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Inquiring future business owners want to know: How do you make the leap from a secure paid job to starting your own business?
When I launched EQtainment I was already taking a break from TV hosting to be with my kids, so for me it was less about a financial loss and more about the risk of putting my ideas out there for the market to judge. It was scary, and there was a chance it could fail, but I believed in my products and my vision. I heavily weighed the pros and cons, the best and worst case scenarios and knew if I didn’t bring my idea to market I would forever regret it. This was one of my biggest motivators.
How much money should someone have saved before starting their own business?
It depends on your cost of living, whether you're the sole income earner in your home, and the type of business you’re launching. Rule of thumb is that you want to have about 6-12 months of personal cash runway. If you're selling information or a service, the startup costs are typically less. When manufacturing goods, you need to take into account designing, prototyping, testing, and the cost of inventory before you get a retail order, in which case you may need to bring in some seed capital from friends and family. One of my favorite and inspiring mentors, Timothy Ferriss, started his company BrainQUIKEN with only $5000.
I knew from the beginning this would be a marathon, not a sprint. Every day, I face a fresh set of challenges, but my vision for improving emotional intelligence on a global scale keeps me pressing on.
How long did it take for you to be profitable?
On the heels of a successful Kickstarter campaign that concluded in September 2014, EQtainment just launched 5 products for practicing social skills and better behavior this month in all 1800 Target stores. We are investing heavily in building an operation, future product development, and market activation for retail.
Was there a moment when you wanted to give up but pushed on through anyway?
I knew from the beginning this would be a marathon, not a sprint. Every day, I face a fresh set of challenges, but my vision for improving emotional intelligence on a global scale keeps me pressing on. I believe equipping parents with fun tools for practicing social skills and better behavior is the key to fighting what President Obama called the greatest issue of our time, social class inequality. And on days when I spend my time putting out menial fires, I get energized by the thought that my favorite green-hooded monkey, "Q," and emotional intelligence education can help others.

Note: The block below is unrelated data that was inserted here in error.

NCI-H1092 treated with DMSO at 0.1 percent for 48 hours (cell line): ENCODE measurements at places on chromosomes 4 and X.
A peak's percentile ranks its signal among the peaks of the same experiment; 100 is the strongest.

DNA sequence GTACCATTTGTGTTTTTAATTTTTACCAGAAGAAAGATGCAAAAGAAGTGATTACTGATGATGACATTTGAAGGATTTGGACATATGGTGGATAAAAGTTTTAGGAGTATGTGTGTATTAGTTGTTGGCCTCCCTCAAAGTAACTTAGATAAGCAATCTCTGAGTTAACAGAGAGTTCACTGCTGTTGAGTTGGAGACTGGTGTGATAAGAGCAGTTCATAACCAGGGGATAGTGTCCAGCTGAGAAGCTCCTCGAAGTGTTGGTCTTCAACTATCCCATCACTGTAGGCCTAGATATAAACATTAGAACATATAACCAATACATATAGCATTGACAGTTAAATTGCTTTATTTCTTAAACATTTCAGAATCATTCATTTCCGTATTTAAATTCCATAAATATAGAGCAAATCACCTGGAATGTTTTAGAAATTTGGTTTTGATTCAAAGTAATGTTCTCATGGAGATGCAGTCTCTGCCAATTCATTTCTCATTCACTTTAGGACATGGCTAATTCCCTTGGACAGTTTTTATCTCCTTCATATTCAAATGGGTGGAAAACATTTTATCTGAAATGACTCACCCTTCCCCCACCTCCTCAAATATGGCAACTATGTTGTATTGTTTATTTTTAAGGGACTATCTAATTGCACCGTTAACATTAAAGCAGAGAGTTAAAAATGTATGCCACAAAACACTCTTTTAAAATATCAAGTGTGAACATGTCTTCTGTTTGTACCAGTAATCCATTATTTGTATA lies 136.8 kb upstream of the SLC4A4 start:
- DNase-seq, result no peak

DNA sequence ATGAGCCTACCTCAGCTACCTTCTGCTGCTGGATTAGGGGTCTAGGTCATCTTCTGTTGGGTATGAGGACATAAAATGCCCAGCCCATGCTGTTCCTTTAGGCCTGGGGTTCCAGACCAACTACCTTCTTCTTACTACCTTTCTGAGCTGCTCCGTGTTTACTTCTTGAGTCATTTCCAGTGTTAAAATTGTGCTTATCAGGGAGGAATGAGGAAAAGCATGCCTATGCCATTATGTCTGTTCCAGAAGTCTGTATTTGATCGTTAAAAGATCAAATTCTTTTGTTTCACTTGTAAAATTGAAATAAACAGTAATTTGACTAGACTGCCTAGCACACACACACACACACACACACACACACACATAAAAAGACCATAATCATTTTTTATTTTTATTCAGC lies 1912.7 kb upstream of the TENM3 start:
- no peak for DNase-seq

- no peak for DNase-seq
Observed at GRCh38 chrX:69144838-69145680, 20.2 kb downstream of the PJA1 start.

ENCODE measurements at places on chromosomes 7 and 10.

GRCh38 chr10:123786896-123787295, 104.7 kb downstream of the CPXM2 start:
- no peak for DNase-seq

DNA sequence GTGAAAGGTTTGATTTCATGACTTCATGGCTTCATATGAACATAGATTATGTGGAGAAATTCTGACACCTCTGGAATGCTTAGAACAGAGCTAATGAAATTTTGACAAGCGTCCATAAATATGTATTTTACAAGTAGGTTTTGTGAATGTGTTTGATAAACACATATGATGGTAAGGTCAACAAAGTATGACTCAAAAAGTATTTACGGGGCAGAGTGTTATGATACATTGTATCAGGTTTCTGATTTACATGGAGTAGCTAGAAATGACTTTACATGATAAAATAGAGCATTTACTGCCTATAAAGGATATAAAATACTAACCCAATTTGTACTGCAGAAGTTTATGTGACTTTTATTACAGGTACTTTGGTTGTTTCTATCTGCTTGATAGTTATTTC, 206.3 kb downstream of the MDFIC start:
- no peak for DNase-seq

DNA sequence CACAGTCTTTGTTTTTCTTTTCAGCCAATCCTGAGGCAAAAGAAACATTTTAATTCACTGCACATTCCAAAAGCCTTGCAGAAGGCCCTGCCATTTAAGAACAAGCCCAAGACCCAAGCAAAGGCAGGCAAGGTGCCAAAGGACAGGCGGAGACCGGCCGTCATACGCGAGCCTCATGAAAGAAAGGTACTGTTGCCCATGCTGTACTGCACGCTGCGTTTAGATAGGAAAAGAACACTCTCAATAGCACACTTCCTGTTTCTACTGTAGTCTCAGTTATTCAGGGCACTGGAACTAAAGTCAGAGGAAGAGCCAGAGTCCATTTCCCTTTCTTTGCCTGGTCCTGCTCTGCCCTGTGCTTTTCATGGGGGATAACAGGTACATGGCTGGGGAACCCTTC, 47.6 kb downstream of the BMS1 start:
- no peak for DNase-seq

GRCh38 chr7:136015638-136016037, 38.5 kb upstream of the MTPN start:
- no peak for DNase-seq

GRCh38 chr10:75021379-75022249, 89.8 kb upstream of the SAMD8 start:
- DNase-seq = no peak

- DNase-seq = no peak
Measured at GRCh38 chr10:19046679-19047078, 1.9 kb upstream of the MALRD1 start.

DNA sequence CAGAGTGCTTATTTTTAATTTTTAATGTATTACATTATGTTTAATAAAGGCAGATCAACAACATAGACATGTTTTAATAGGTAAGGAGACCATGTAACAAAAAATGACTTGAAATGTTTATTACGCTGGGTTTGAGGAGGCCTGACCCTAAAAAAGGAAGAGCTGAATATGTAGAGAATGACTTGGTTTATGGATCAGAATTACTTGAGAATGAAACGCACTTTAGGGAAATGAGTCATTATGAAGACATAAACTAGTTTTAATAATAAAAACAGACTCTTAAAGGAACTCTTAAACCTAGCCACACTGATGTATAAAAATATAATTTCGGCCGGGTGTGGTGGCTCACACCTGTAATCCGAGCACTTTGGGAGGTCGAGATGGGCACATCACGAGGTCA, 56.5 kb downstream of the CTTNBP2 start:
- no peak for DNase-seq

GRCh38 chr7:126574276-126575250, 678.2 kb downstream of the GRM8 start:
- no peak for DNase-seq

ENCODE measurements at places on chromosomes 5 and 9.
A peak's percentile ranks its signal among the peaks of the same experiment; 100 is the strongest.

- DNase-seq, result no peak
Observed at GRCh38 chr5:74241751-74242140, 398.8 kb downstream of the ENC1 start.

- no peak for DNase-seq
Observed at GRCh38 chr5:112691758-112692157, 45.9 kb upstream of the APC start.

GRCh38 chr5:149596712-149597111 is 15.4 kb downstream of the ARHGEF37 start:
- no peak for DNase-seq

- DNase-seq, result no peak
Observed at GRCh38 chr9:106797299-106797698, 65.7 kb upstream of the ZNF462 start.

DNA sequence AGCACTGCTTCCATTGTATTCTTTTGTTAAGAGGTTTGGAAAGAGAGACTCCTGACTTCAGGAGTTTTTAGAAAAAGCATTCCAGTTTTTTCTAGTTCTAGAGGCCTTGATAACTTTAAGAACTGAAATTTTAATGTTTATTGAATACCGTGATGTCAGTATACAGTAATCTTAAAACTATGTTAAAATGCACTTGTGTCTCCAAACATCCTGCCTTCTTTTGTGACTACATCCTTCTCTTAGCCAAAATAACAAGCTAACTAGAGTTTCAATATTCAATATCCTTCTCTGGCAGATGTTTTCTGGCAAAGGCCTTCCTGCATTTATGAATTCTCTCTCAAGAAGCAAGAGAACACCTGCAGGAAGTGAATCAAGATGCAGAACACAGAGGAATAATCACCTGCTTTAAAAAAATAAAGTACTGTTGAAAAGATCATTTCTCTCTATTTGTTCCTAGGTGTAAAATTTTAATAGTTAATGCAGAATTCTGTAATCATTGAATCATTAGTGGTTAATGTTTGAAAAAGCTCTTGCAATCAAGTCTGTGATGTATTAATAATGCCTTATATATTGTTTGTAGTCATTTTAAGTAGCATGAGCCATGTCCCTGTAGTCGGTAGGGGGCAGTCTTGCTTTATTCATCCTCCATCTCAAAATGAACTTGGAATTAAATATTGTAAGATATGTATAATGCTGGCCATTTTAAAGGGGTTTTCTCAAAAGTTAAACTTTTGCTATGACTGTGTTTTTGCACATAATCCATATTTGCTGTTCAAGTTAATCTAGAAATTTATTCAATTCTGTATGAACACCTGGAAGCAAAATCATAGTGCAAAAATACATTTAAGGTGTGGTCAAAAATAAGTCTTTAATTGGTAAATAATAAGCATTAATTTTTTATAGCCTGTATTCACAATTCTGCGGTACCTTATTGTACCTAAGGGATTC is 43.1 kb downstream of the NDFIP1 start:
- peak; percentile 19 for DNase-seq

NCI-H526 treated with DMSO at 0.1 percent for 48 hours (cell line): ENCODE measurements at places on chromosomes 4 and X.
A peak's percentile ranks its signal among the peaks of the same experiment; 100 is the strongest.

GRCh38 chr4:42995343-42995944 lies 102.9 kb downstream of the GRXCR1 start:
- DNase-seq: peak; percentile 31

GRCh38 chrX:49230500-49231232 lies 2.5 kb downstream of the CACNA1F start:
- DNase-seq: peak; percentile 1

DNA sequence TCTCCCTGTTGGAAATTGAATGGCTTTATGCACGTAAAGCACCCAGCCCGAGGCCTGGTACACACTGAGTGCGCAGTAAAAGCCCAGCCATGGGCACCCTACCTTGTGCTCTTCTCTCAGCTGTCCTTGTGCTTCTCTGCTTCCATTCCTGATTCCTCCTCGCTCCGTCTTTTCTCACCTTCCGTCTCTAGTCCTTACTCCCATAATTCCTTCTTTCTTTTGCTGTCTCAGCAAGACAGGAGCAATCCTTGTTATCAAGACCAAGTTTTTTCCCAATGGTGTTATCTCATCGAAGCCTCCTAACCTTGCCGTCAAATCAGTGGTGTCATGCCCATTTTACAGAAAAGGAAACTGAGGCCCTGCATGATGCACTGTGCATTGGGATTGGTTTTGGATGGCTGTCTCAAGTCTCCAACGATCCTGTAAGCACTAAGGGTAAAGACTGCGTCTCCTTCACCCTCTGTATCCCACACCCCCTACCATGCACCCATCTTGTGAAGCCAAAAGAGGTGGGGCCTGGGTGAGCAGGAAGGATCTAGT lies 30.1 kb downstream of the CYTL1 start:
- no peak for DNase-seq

At what point did you consider yourself successful?
Success means something different for everyone. I define success as making a meaningful contribution to the world - for me, I am working daily on raising great kids. Success for EQtainment would be building a community of a million parents and making our fun tools and resources available and affordable globally.
How do you balance your work/home life, or is there even such a thing?
My family is my number one priority, so in order to make more room for work, I am learning how to say "no" to unnecessary distractions. I am currently reading a Greg McKeown's fantastic book "Essentialism: The Disciplined Pursuit of Less," that echoes my goal of not stretching myself too thin with to-do's.
What was the best advice you ever received? Worst advice?
Some of my best advice comes from my entrepreneur and business-owner husband who asks me daily, "what problem are you trying to solve?" Once you can answer why there's a need for your business in the marketplace, everything else comes into focus.
Advice I chose not to take? Avoiding taking in capital and growing EQtainment slowly and organically. I knew speed to market was very important for my concept, and that capital is the fuel that accelerates growth. I believe EQ is going to dramatically change the way parents parent and teachers teach and I want to be on the front of this tidal wave in parenting and education.
It takes a village for any mom, but for a mom starting her own business, it must take a huge village. So who are your go-to people/services?
I’m extremely lucky to have parents who happily help with my children when I need to travel for a few days for work meetings. I also invest in creative services – TIDY (similar to an Uber, but for cleaning) and Foodstirs – a delivery service that provides cooking and baking kits for the entire family.
What do you do to unwind and recharge?
Anything physical! I love playing tag and going on bike rides with my kids. We even do workouts together with weights and jump ropes - I love getting the whole family moving and sharing some lighthearted fun. That's where I get the extra energy to conquer my busy day.
Finally, take me through a day in your life.
One of the beauties of homeschooling my three kids is that we can curate our own curriculum and control our own schedule. We get a lot of amazing family time in the mornings and after school-work is done, we can explore all the topics that are of special interest to the kids. Mid-day, I work and take phone calls while the kids play, and then we're off to Chinese class or sport activities. We love reading chapter books in bed at night, and they lead to a whole host of memorable conversations that keep us up way too late. Once the kids' lights are out, I spend time with my husband and cram in a few more hours of work until midnight.